Former President George W. Bush hit the campaign trail recently on behalf of his brother. While it did little to help former candidate Jeb Bush, he did make a salient point that applies to the business world.
Of verbose leaders, he noted: “the strongest person isn’t usually the loudest one in the room,” the Daily Caller reported.
This is not an attempt to make a political point. But, people who so often suck the air out of the room bloviating about topics of little consequence often contribute little.
Personally, more than once I have encountered a blowhard who thinks he know everything about everything. This is the person who has to be the center of attention, yet often gums up the works and slows the process just so he can hear himself talk.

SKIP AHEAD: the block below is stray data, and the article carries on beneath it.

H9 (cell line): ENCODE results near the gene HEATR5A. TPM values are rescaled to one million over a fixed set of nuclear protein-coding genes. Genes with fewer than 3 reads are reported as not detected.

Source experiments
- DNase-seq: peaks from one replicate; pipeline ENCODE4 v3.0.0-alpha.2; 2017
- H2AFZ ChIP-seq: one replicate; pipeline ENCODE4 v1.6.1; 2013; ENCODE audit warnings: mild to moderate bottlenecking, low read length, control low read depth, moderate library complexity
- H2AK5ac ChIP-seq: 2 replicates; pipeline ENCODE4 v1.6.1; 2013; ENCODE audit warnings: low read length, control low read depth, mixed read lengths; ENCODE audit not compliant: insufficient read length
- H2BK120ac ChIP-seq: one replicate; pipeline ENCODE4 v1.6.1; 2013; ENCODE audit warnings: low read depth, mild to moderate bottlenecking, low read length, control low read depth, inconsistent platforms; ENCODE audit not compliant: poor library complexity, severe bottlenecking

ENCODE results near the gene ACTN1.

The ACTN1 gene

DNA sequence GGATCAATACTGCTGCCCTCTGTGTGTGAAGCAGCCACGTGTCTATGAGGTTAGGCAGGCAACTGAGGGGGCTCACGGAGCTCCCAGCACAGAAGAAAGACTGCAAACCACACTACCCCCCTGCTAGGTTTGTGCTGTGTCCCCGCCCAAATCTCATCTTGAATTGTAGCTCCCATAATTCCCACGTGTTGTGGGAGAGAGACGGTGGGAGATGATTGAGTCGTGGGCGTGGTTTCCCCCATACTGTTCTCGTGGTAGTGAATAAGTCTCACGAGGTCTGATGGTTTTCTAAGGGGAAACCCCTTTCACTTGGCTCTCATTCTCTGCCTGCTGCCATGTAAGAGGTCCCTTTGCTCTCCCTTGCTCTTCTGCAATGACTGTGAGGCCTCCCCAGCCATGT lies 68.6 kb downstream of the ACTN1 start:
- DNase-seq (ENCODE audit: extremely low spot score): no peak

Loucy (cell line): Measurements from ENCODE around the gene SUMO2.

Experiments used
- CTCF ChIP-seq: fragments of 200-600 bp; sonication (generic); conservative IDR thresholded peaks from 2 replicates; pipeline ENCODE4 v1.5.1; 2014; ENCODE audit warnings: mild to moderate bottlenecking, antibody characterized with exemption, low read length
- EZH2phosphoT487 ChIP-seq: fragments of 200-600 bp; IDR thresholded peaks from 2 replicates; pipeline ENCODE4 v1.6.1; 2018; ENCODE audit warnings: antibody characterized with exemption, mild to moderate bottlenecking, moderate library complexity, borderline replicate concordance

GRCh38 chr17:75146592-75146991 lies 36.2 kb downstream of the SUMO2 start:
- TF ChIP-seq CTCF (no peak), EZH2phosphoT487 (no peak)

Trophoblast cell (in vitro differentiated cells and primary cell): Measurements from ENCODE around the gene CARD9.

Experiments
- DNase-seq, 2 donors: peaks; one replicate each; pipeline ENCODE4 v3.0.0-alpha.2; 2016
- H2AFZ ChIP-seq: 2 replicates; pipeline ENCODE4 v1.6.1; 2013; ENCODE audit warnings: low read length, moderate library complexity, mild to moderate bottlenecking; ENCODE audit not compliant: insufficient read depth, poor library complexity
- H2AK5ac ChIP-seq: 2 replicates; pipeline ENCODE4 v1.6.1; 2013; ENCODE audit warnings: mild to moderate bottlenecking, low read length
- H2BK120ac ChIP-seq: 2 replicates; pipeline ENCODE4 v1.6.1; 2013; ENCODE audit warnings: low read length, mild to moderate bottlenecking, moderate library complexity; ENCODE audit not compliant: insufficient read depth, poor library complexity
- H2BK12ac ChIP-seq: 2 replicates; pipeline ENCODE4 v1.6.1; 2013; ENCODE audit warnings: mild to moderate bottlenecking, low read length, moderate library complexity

Good leaders are hard to come by, I noted recently. The key to leaders is the people surrounding them; leaders want a diverse set of opinions, not a yes man or woman to comply with their every whim.
It’s interesting especially considering news that Supreme Court Justice Clarence Thomas recently broke a 10-year silence. But, just because he did not ask questions from the bench, does that make him any less of a jurist?
True leaders aren’t judged by how many words they speak. It’s the caliber of the words they use. Just consider Abraham Lincoln’s Gettysburg Address — short and to the point.
The same goes for communicators. Everybody wants publicity, but a strong marketing plan isn’t about needless noise. It’s about enacting a program that helps a company meet its business objectives.
Everything else is just…well, noise.